Alas, unless Apple repents and changes its wicked ways, I bought the last good Mac mini. The current one is yet another Apple product for what I call “the bougies.” That is my term (based on bourgeois) from those so helpless they can’t modify or fix anything. If you see someone beside the highway staring helplessly at their flat tire, that’s a bourgie. When something breaks, they buy a replacement.
Sounds like you’re taking the proper approach to decision-making. You’ve listed what you need digital devices for and assigned them to devices or (in your case) online services. Fill those needs with the fewest and least expensive possible devices and you’ll have money to spend in other ways. Working online with services gives you more flexibility between Macs and Windows.
In my case, that means my now eight-year-old MacBook must do service until Scrivener for iOS comes out, after which I’ll use my iPad 3 for writing book drafts. My cut-off isn’t that I don’t need a desktop. It’s that I don’t need a laptop. A tablet plus keyboard will serve as well at half the cost.
The only part of the digital device market that’s still hot are smartphones and that’s because the industry is still managing to innovate enough that buying new every two years often makes sense for those with a better income.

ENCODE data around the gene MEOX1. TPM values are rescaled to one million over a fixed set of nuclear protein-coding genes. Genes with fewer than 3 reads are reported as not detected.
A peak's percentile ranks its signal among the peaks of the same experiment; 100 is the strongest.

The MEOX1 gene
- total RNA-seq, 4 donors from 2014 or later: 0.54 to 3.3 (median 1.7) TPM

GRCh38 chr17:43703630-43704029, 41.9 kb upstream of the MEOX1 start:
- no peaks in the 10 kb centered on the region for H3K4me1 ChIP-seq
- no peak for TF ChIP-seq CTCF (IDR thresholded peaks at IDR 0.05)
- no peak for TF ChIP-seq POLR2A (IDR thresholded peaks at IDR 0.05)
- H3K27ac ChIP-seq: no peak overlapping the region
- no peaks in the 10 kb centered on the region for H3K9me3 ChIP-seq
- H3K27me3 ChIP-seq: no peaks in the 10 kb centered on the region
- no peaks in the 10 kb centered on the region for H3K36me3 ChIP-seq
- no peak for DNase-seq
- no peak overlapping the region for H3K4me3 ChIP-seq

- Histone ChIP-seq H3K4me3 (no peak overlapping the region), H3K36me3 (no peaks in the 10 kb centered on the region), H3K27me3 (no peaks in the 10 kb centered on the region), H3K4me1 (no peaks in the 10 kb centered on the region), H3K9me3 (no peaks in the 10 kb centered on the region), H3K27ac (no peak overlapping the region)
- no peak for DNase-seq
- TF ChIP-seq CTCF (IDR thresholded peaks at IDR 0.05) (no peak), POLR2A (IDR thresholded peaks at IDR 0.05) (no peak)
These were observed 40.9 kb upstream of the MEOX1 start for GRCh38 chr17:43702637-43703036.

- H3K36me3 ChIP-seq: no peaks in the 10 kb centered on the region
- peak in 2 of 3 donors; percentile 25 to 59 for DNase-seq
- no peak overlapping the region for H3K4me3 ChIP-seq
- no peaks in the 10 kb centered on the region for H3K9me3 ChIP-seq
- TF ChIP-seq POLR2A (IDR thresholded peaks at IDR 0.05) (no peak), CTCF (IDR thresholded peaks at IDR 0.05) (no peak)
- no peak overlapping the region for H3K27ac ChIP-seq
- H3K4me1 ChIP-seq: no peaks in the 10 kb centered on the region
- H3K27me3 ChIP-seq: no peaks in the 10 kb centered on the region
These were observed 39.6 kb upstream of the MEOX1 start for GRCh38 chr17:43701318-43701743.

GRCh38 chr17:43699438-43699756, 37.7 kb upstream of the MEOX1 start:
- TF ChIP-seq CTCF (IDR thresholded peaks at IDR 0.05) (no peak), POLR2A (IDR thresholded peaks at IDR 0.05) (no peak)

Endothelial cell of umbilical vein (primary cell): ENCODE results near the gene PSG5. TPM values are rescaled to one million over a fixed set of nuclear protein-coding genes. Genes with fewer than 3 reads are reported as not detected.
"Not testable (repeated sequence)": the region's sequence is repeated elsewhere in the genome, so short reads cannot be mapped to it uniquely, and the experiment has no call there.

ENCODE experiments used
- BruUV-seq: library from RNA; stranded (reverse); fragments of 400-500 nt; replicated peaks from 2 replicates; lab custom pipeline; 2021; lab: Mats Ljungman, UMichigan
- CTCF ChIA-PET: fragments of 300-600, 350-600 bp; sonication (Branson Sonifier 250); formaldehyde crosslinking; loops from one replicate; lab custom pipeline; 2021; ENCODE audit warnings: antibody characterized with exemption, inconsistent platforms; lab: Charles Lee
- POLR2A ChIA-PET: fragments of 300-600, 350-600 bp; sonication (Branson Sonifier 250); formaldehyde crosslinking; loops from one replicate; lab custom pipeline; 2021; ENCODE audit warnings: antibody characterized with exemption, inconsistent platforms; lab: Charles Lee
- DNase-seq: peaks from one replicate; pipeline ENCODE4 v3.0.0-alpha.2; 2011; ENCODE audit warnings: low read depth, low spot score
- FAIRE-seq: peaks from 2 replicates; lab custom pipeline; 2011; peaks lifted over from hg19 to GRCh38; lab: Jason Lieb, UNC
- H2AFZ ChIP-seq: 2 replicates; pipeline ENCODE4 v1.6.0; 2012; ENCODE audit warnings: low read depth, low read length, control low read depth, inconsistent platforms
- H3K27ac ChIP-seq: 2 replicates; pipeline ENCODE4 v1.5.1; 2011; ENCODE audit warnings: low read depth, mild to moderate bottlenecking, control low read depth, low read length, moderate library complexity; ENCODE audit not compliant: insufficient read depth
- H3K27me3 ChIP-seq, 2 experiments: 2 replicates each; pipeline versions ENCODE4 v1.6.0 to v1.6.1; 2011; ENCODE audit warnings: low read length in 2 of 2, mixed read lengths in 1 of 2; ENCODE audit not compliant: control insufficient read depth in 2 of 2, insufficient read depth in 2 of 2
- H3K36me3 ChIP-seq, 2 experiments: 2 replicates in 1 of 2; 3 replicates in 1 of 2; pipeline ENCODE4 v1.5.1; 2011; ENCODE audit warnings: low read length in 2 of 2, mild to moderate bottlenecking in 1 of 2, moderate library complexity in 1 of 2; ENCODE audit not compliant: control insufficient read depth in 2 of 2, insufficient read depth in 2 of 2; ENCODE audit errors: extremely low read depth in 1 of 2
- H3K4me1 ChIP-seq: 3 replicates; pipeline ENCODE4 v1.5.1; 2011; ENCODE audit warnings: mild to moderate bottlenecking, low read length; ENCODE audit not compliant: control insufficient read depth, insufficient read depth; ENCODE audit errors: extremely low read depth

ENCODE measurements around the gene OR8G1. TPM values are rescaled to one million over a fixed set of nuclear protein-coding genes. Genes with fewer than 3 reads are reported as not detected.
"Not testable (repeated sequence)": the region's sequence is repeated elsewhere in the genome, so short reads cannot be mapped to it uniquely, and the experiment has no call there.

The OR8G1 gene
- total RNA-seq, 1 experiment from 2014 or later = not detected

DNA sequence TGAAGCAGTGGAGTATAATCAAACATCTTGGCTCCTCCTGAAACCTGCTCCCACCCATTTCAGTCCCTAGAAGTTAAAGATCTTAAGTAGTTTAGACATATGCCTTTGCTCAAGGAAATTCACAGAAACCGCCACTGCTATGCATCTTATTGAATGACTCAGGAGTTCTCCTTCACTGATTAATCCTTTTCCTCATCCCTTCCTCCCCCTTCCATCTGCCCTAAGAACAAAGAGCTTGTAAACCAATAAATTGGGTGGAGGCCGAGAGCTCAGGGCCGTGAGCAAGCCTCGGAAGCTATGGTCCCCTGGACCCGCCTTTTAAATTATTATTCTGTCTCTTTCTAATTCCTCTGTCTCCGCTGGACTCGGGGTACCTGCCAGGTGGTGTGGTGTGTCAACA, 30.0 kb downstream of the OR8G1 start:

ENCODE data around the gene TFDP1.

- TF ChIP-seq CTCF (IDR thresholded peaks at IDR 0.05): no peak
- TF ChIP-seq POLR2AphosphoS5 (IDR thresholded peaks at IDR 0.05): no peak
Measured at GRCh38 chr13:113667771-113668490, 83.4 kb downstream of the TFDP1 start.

Eventually, even that will run out of steam. Digital devices will become like cars, with new ones often only bought for show and vanity not necessity. My 35-year-old Toyota gets me around as well as a new car. I certainly would not say that of a 1981 computer.
Beware free and inexpensive online services, including the Cloud (today’s euphemism for hosted services). The persistence of these things is entirely dependent upon their profitability. Look at all of the things that Google and others have jettisoned. The internet DOES forget.
Thus, I am quite happy with my 2009 MacPro with SSD boot drive and four internal drives totaling 12 gigabytes. I am seriously thinking about upgrading those four drives to 16 GB or more. This is the digital equivalent of the 50s bomb shelter but with a more realistic rationale.